which explores the current conflict in Syria and the broader regional tensions in Iraq and Turkey that are driven by too little water leading to refugees moving into cities, and ties to the recent uprising in Syria.

   Just last week an International Rivers conference in Turkey focused on the threats to displaced persons and flooded cultural sites in places like the Brazilian Amazon and at Hasankeyf, Turkey, on the Tigris River.  One of the most compelling stories in our book emerged from out visit to Hasankeyf.  Demonstrators from many nations attending the conference protested at the gates of the Ilisu Dam construction site:  See this report from May 21

As the Smithsonian article mentioned, NASA's GRACE satellite is providing documentation of the serious depletion of groundwater aquifers in the Middle East, and also in the Ogallala aquifer of the Great Plains in the U.S., and in California's San Joaquin Valley, all stories that we encountered along our travels.  You can read more about the scientific measurements from space that help explain so many on-going human and environmental challenges here.

Wednesday, May 15, 2013

Glacial Melting in the Karakorum and Pamir Mountains of China

"Climate Change May be Baring Mount Everest" is the headline in a LA Times article of May 14, 2013.  Imbedded in that article is a link to a Nature article from last year about "Tibetan Glaciers Shrinking Rapidly."  Both stories help clarify the conditions we saw at Oytagh glacier and along the Karakorum Highway in southwestern China during our 38th Parallel travels.  We told that story in a post back in May 9, 2011 after visiting the rapidly shrinking Oytagh glacier. 
    What could be emphasized more in the news stories is the human concern that comes with glacial melting in that region.  To reach the mountains we had traveled along the southern edge of the Taklimakan Desert, the southern route of the famous Silk Road which connects a series of oasis towns where water has been critical to locals and travelers for thousands of years.  The source of water that creates those oases is the melting snow and ice from the nearby mountains.
   The recent research reported in the news stories notes the complexities of documenting impacts in that part of the world, where increased rainfall is coming to some regions influenced by westerly winds out of Europe as a result of global warming, while less falls in other sections of the Tibetan Plateau where the Indian monsoon is the weather-deliverer.  The monsoon has been weakening in recent decades.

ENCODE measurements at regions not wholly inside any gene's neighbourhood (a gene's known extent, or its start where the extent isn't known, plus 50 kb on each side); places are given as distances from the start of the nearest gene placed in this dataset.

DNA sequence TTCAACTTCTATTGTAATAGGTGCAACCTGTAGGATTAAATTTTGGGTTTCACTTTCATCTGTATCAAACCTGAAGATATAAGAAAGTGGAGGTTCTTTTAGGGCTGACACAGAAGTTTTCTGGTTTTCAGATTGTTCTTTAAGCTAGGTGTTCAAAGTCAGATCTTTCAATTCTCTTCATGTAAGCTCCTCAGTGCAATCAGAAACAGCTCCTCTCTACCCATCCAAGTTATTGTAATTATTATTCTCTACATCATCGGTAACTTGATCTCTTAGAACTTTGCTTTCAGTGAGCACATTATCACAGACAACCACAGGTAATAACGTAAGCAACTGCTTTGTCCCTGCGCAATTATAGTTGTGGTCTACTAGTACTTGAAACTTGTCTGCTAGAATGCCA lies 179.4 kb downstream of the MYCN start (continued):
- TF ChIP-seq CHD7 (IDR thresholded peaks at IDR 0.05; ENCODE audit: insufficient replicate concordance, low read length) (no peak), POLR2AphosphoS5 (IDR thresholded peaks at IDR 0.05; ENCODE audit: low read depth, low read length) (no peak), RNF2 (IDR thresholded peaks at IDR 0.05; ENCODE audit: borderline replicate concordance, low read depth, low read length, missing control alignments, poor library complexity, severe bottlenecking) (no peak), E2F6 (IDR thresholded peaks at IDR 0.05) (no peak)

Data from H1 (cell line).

This week we learned that measurements of atmospheric carbon dioxide are close to the 400 parts per million concentration and continuing to rise.  "The weekly average reading at Mauna Loa was 399.52...up nearly 22 points from a decade ago, according to the NOAA."  With so little effective action occurring globally to address this trend, the coming decades are going to be very challenging around the world.


Tuesday, April 30, 2013

38th Parallel Desal Plant in Spain, Europe's Largest, Nears Completion

The desalinization plant in Torrevieja, Spain where construction was stalled when we visited that 38th Parallel site (see "Saline lagoons of Spain's Costa Blanca",  posted on April 30, 2010) is finally close to completion.  In a news story in The Leader on March 3, 2013, we read that "it’s been over ten years since Zapatero’s government first heralded the new Torrevieja plant as an alternative to the Ebro water transfer into Murcia and Alicante, and over two years since the main structure was completed."
At last, the plant, the largest in Europe and second biggest in the world, is within weeks of beginning operation, though "the product may be so expensive that nobody will be prepared to buy it." 
As we learned during our travels, Spain decided to invest in desal as an alternative to damming northern rivers and sending more water south via aqueducts, the model they had been following that is so similar to California's history.  But the energy and environmental costs of desalinization continue to be major hurdles, particularly when compared to less expensive water conservation and recycling options. 

Thursday, March 28, 2013

South Korea's New Administration Critical of "Green Growth" 4 Rivers Project

Another recent news story related to a topic in our book:

In a Korea Herald article that appeared March 28, 2013, the controversial 4 Rivers Restoration Project that we saw underway while in South Korea and wrote about in TRAVELING THE 38TH PARALLEL is described as coming under criticism and scrutiny by the new President's administration.  "President Park Geun-hye and her officials are openly skeptical toward [former President] Lee’s green packages, saying they were too oriented toward economic growth. They hinted at a shift back to the goal of sustainable development, which Lee had ditched as outdated.  Government agencies are investigating the controversial river project over not only its negative impact on water quality but also unsavory ties between the government and contractors"
As Chooney Kim, the KFEM environmental NGO activist, told us when we visited, a time when the construction was still not complete, "The government calls this 'green economy,' but has no concern about the ecology.  They just keep construction workers busy, busy, busy."  Rather than restoration, the work greatly widened, deepened, and channelized the largest rivers in the nation, including the Han River that passes by Seoul.